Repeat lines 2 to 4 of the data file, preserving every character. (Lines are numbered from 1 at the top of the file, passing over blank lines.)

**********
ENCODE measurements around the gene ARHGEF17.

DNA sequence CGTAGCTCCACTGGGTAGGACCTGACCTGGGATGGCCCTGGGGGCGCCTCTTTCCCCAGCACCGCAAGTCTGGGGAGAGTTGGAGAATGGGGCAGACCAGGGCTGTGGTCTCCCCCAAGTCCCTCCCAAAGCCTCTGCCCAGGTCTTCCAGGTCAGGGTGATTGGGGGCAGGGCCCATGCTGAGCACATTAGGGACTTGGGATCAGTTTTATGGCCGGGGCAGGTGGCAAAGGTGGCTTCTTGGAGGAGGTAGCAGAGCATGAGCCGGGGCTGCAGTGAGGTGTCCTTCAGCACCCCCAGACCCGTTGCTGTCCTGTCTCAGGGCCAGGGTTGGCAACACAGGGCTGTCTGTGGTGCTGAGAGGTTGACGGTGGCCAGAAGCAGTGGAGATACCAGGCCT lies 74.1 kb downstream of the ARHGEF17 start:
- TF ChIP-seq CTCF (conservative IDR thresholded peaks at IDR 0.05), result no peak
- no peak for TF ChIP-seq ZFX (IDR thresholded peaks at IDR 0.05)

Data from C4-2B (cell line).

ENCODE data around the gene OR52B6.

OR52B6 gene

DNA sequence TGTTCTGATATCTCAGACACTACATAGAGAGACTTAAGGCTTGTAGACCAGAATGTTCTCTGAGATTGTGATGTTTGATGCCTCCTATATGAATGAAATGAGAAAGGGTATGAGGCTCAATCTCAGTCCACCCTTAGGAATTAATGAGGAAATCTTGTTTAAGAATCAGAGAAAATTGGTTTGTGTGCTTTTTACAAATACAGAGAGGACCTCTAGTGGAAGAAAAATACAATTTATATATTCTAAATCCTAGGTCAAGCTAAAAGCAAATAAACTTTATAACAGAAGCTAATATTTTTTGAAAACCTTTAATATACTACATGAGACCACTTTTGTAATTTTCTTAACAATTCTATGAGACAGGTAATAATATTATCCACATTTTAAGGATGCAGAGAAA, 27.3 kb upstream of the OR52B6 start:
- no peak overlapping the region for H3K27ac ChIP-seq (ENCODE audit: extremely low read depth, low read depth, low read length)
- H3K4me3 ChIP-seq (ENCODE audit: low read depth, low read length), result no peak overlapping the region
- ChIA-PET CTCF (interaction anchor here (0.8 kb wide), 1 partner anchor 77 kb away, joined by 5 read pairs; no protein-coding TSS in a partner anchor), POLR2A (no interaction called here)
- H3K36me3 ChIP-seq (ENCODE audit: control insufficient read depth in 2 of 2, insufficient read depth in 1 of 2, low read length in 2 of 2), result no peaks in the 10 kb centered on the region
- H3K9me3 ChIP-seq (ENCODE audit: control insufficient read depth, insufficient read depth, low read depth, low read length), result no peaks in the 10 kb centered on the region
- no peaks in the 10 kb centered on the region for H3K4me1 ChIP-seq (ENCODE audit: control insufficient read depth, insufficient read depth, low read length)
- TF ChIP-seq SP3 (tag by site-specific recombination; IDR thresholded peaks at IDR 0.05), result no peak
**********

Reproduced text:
DNA sequence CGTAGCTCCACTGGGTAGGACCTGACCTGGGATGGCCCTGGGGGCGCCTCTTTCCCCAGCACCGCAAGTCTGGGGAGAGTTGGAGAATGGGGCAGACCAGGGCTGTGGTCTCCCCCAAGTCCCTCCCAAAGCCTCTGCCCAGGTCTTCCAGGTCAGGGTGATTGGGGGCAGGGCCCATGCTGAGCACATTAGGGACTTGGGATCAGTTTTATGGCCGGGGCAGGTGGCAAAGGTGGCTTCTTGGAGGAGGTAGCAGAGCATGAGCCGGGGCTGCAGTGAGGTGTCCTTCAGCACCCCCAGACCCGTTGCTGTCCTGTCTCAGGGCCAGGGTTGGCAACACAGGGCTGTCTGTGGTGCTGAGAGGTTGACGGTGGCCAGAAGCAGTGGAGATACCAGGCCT lies 74.1 kb downstream of the ARHGEF17 start:
- TF ChIP-seq CTCF (conservative IDR thresholded peaks at IDR 0.05), result no peak
- no peak for TF ChIP-seq ZFX (IDR thresholded peaks at IDR 0.05)